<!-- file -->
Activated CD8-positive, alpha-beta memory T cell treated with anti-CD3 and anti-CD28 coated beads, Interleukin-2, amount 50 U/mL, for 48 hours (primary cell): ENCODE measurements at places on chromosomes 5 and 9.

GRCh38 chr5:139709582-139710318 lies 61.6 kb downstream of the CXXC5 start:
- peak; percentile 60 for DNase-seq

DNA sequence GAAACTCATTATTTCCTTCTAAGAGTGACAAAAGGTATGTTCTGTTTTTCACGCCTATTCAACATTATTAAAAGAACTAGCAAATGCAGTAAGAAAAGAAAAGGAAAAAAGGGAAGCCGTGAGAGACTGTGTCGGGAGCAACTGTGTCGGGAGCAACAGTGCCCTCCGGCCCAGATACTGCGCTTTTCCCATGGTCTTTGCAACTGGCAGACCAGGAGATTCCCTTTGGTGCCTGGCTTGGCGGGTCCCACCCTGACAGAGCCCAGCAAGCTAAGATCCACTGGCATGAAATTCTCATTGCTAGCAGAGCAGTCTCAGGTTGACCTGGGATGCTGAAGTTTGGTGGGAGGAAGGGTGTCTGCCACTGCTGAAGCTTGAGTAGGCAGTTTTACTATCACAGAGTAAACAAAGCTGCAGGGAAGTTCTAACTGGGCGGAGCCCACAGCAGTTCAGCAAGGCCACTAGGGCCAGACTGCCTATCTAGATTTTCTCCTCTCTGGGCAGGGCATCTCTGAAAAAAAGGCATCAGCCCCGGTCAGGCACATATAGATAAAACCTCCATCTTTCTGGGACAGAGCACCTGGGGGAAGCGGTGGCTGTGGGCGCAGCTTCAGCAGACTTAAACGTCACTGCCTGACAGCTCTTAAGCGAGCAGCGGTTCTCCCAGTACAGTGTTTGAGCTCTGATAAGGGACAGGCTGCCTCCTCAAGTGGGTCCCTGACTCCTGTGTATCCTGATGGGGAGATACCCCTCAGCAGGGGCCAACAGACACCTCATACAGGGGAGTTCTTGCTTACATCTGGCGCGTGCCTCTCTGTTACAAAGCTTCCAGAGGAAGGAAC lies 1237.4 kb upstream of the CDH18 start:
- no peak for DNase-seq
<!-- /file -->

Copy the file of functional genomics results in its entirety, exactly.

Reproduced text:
Activated CD8-positive, alpha-beta memory T cell treated with anti-CD3 and anti-CD28 coated beads, Interleukin-2, amount 50 U/mL, for 48 hours (primary cell): ENCODE measurements at places on chromosomes 5 and 9.

GRCh38 chr5:139709582-139710318 lies 61.6 kb downstream of the CXXC5 start:
- peak; percentile 60 for DNase-seq

DNA sequence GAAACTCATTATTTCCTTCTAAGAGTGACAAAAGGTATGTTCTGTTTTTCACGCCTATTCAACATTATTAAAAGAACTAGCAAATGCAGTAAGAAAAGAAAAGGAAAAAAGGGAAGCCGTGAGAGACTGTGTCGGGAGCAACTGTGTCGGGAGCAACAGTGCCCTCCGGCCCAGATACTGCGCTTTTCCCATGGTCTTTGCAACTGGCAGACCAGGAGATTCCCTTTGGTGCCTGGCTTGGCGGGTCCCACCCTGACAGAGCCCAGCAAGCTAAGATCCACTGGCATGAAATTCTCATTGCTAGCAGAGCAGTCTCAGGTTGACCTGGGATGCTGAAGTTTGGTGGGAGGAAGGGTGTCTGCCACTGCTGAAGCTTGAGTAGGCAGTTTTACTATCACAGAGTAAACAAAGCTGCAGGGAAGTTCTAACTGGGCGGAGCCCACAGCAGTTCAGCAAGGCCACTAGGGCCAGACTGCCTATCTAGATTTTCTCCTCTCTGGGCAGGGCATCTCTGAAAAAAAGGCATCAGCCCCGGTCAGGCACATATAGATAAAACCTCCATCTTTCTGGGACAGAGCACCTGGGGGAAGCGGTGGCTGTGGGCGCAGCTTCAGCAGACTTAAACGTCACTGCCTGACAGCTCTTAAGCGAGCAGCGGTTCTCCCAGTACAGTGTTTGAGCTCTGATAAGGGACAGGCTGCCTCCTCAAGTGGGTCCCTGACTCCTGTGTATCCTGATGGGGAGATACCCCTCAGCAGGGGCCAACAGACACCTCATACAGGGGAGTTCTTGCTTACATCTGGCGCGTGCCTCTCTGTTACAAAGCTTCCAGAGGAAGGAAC lies 1237.4 kb upstream of the CDH18 start:
- no peak for DNase-seq